January 8, 2018
Each of the 16 million millionaires in the United States right now is a powerful influencer with whom brands can engage.
While only making up a small portion of the total U.S. consumer population, millionaires are incredibly valuable for luxury brands, not just for their purchasing power but for the ways they influence others to make purchases. A report from WealthEngine shows that millionaires today are more diverse than they ever have been before.
Since 1985, the number of millionaires in the U.S. has grown exponentially and is expected to continue into the future.
What this has done is create a fragmented base of millionaire consumers in the country, spanning across age, race, gender and national origin.
In 1985, when there were only a few hundred thousand millionaires and they were all of a similar demographic, brands that targeted them had relatively little work to do.
California has the most millionaires. Image credit: WealthEngine
Now, millionaires are almost as diverse as any other group of consumers, meaning that brands have to adjust their strategies to adapt to a wider variety of high-net-worth customers.
The average age of millionaires still skews quite old, with 60-70 being the most common age, but younger people are increasingly achieving millionaire status at a rate that previous generations had never known.
This has had some significant effects, such as the fact that younger consumers are far more likely to be interested in experiences over things. The reverse is true for older generations.
This shift in age demographics means that luxury brands have to be aware of what they are selling and to which section of the millionaire demographic in the future.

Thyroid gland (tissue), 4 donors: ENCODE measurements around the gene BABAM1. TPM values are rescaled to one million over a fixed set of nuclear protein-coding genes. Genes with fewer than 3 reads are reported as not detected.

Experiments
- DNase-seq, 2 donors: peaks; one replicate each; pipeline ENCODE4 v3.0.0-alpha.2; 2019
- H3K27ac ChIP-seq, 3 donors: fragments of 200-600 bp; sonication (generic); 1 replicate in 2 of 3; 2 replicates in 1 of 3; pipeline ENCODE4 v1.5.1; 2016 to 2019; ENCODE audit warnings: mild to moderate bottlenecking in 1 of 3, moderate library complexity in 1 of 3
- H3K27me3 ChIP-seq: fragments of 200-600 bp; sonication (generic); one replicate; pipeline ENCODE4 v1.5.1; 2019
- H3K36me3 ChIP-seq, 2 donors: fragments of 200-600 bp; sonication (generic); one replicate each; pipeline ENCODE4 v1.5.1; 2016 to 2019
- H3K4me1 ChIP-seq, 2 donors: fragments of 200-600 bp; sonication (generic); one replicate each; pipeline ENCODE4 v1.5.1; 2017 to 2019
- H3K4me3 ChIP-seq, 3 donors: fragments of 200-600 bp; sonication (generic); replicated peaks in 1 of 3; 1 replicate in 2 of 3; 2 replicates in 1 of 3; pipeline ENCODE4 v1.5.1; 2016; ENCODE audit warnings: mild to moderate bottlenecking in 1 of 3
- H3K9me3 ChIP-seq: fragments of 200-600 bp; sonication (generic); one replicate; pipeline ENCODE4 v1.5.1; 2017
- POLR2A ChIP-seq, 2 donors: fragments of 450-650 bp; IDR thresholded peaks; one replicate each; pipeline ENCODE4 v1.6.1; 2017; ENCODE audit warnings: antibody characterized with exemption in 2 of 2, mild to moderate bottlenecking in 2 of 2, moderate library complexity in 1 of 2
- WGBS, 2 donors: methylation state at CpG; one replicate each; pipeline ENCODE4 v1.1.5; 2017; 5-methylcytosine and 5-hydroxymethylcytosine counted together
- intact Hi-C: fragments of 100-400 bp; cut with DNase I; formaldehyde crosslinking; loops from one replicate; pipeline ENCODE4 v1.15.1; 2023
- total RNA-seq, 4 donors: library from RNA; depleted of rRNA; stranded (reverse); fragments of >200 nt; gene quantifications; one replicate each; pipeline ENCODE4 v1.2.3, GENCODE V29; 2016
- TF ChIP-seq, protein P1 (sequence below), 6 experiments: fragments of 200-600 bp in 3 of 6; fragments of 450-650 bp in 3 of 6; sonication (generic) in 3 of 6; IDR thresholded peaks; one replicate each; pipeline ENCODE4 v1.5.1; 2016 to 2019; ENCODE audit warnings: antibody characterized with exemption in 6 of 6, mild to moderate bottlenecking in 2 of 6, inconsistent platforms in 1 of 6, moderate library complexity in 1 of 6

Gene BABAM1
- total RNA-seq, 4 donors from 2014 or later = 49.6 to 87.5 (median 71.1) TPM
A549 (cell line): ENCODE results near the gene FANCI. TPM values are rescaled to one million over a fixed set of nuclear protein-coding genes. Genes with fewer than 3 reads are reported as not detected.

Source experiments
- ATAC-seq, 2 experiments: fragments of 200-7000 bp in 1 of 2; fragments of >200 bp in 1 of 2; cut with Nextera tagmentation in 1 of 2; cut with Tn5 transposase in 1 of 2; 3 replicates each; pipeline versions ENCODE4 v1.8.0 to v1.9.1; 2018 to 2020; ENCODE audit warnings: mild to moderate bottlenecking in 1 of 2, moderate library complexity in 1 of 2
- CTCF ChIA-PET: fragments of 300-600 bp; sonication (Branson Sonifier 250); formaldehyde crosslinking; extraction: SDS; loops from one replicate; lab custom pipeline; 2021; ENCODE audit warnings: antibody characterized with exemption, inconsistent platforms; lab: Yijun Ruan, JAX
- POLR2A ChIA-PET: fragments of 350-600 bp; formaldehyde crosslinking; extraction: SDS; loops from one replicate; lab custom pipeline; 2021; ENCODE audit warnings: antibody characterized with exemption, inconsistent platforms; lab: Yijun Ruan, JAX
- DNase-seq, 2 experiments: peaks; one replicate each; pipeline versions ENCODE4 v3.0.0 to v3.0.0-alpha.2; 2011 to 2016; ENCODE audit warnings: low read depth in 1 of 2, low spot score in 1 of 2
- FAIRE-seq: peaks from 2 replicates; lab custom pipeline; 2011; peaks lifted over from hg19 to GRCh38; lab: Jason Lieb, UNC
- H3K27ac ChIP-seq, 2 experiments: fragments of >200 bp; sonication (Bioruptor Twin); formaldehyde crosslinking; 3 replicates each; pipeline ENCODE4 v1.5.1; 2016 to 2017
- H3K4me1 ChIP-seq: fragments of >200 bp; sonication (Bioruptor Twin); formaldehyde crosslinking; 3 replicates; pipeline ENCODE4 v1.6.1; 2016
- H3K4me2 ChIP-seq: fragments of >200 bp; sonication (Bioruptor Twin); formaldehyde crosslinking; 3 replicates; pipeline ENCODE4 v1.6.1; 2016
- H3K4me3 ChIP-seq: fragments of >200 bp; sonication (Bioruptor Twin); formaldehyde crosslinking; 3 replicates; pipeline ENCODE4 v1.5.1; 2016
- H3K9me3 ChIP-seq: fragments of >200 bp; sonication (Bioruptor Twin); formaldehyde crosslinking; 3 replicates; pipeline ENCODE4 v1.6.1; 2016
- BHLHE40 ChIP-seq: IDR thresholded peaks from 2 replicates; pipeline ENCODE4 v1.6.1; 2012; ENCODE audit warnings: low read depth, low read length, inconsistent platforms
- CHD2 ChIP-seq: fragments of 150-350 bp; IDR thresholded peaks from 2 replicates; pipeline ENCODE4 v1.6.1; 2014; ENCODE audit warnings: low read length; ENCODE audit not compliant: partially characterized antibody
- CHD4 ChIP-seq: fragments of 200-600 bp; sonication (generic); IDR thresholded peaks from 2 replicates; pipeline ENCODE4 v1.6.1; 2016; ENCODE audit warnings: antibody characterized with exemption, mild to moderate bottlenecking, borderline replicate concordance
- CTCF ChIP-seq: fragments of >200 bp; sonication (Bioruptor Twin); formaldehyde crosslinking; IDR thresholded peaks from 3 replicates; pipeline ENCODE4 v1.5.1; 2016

Despite this fragmentation of the millionaire class, there are still a few commonalities and safe bets that marketers can make. For example, certain areas of the country have higher concentrations of millionaires.
In a state-by-state rankings, Maryland retained its first place position for the sixth year, with 7.55 percent of its population identified as millionaires.
The states that made the top 10—Connecticut, New Jersey, Hawaii, Alaska, Massachusetts, New Hampshire, Virginia, District of Columbia and Delaware—remained consistent from 2015, with only a couple of moves up or down one spot (see story).
Millionaire age is diversifying. Image credit: WealthEngine
When trying to reach an affluent audience, the channels that marketers use to disseminate their message often reach a greater portion of mass consumers than the wealthy, according to a new report by Shullman Research Center.
While the general population of adults is most apt to remember seeing placements on television, those with at least $1 million in assets most recollect ads served on Facebook. Aside from divides among millionaires and non-millionaires in media consumption and engagement, different generations of affluent consumers are more reachable on different advertising platforms (see story).
With these commonalities, plus a healthy dose of data analytics to determine other demographic information, luxury brands should be able to adjust to the diversification of millionaires in the U.S.